|Fact sheet No 124: Emerging Foodborne Diseases - Revised November 1996 (WHO, 1996, 3 p.)|
|Why Do Foodborne Diseases Emerge?|
New foodborne disease threats occur for a number of reasons. These include international travel and trade, microbial adaptation and changes in the food production system, as well as human demographics and behaviour.
# The globalization of the food supply. A large outbreak of Shigella sonnei infections occurred in Great Britain, Norway, and Sweden in 1994 due to contaminated lettuce imported from southern Europe.
# The inadvertant introduction of pathogens into new geographic areas. Vibrio cholerae was introduced into waters off the coast of southern United States when a cargo ship discharged contaminated ballast water in 1991. It is likely that a similar mechanism led to the introduction of cholera for the first time this century into Latin America in 1991.
# Travellers, refugees, and immigrants exposed to unfamiliar foodborne hazards while abroad. International travellers may become infected by foodborne pathogens that are uncommon in their countries. It is estimated that about 90% of all cases of salmonellosis in Sweden are imported.
# Changes in microorganisms. Changes in microbial populations can lead to the evolution of new pathogens, development of new virulent strains in old pathogens, development of antibiotic resistance that might make a disease more difficult to treat, or to changes in the ability to survive in adverse environmental conditions.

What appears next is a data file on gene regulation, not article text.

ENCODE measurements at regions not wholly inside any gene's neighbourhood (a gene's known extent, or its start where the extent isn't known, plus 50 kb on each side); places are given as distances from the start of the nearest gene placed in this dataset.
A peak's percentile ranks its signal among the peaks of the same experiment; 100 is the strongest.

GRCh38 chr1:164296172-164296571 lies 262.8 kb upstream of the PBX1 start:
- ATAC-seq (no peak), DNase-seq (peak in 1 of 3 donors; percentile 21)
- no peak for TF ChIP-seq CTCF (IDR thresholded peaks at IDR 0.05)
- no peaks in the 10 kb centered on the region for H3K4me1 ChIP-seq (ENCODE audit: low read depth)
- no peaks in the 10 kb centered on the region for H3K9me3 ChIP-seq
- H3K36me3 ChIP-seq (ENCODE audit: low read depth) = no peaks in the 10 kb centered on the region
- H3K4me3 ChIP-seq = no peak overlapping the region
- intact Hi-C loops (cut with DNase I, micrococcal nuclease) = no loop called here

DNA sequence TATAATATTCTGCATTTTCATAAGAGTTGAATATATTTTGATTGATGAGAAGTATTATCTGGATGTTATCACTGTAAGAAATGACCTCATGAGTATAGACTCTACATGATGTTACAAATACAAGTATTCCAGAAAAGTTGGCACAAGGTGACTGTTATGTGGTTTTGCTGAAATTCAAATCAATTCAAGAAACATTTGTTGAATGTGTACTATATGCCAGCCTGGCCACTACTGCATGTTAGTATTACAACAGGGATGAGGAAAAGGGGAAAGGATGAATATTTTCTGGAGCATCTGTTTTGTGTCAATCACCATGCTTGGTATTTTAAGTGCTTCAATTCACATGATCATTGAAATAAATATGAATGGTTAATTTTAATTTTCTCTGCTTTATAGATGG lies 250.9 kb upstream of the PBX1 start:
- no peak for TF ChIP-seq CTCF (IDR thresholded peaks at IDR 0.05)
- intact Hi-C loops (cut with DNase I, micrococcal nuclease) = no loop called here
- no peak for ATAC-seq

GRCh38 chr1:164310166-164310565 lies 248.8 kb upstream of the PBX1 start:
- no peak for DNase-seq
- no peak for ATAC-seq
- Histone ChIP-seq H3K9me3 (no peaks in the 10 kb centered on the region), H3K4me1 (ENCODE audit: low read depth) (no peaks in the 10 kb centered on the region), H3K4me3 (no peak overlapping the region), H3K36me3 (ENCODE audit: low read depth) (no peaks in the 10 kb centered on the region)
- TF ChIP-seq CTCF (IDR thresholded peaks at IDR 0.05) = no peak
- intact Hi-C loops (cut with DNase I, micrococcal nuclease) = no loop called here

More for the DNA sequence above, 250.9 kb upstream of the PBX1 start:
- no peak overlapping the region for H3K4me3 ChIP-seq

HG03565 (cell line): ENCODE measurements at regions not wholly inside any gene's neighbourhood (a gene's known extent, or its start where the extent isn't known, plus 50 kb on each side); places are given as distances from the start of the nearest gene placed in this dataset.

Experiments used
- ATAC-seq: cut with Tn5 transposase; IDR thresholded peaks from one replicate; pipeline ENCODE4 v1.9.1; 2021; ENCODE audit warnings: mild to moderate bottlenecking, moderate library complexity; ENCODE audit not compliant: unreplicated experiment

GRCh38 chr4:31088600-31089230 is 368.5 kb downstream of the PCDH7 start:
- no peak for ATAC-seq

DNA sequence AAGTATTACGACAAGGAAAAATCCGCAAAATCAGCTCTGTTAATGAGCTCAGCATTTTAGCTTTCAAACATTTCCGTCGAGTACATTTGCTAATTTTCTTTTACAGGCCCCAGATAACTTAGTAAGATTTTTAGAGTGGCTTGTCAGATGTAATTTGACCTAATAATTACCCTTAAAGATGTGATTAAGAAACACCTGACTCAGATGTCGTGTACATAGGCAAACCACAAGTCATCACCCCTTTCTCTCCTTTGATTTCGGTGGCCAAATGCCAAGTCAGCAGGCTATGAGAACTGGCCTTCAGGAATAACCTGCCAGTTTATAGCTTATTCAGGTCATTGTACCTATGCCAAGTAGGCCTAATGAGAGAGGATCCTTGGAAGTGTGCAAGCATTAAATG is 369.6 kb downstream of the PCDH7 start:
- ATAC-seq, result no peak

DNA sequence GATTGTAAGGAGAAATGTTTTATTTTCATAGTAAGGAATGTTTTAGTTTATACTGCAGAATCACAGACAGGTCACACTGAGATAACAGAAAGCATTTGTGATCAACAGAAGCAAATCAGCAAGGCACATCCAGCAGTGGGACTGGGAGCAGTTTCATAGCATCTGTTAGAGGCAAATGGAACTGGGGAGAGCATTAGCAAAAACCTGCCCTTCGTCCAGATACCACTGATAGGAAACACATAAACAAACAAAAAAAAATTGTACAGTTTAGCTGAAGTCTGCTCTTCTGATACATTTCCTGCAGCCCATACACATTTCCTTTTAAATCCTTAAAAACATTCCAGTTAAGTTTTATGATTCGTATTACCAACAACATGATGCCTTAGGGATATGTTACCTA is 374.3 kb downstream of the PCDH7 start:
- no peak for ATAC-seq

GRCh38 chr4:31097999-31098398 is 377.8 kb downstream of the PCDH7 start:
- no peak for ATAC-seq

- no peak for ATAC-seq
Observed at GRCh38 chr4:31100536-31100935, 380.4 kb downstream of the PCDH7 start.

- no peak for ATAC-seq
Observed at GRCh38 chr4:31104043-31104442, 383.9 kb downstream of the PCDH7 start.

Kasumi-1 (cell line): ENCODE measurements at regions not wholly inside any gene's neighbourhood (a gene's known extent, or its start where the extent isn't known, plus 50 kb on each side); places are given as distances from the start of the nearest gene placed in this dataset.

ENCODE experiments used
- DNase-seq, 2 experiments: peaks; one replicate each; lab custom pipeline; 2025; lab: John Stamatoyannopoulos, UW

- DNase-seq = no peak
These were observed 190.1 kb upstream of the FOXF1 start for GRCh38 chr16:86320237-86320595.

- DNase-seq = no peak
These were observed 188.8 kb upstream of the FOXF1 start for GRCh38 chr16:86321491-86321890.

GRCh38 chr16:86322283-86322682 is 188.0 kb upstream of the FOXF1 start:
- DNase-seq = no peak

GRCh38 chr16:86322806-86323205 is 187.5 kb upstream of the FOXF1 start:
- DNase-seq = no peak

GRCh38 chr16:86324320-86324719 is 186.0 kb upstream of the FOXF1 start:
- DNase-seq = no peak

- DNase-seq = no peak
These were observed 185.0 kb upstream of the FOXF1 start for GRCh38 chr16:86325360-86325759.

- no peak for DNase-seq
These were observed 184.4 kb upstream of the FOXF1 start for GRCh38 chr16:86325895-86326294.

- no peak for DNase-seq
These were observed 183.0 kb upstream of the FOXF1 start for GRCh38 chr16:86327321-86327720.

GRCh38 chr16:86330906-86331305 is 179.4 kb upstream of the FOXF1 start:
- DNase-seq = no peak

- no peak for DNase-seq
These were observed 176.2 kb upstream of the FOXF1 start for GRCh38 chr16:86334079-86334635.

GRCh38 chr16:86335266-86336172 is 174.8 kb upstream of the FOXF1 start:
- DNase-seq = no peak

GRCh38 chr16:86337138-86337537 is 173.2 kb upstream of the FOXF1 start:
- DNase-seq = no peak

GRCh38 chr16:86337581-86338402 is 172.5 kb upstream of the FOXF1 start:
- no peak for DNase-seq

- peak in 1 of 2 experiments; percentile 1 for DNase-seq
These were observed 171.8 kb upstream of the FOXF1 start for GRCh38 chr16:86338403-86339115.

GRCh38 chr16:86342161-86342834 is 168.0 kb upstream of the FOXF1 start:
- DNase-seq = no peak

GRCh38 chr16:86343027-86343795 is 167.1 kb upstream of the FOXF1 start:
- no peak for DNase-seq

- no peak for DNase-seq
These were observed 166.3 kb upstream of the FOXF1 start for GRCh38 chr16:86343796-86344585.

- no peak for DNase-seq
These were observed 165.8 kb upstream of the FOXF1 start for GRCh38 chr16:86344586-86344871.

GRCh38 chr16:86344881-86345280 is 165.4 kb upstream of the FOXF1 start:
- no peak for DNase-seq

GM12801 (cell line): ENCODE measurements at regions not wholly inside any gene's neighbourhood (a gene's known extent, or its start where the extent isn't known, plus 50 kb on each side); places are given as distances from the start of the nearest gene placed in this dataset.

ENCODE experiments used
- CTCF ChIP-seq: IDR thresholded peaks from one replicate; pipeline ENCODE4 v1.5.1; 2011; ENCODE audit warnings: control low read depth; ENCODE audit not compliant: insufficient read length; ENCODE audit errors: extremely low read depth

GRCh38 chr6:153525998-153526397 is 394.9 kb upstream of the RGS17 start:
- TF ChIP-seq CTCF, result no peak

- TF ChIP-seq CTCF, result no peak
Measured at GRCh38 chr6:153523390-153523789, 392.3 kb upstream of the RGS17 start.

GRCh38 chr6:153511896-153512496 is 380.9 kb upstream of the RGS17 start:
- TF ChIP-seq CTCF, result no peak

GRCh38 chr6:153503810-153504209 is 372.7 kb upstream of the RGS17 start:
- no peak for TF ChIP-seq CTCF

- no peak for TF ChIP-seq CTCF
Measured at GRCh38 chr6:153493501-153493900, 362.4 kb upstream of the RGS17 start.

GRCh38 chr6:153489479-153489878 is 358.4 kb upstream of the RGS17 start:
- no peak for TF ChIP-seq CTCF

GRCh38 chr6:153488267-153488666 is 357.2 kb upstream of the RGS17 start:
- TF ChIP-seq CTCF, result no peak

# Change in the human population. The population of highly susceptible persons is expanding world-wide because of ageing, malnutrition, HIV infections and other underlying medical conditions. Age is an important factor in susceptibility to foodborne infections because those at the extremes of age have either not developed or have partially lost protection from infection. Particularly for the elderly, foodborne infections are likely to invade their blood stream and lead to severe illness with high mortality rates. People with a weakened immune system also become infected with foodborne pathogens at lower doses which may not produce an adverse reaction in healthier persons. Seriously ill persons, suffering, for example, from cancer or AIDS, are more likely to succumb to infections with Salmonella, Campylobacter, Listeria, Toxoplasma, Cryptosporidium, and other foodborne pathogens. In developing countries reduced immunity due to poor nutritional status render people, particularly infants and children, more susceptible to foodborne infections.
# Changes in lifestyle. Greater numbers of people go out and eat meals prepared in restaurants, canteens, fast food outlets, and by street food vendors. In many countries, the boom in food service establishments is not matched by effective food safety education and control. Unhygienic preparation of food provides ample opportunities for contamination, growth, or survival of foodborne pathogens.
All food-borne diseases pose a considerable threat to human health and the economy of individuals, families and nations. Their control requires a concerted effort on the part of the three principal partners, namely governments, the food industry and consumers. As part of its food safety education campaign, WHO issued the 10 Golden Rules for Safe Food Preparation and a guide on Safe Food for Travellers.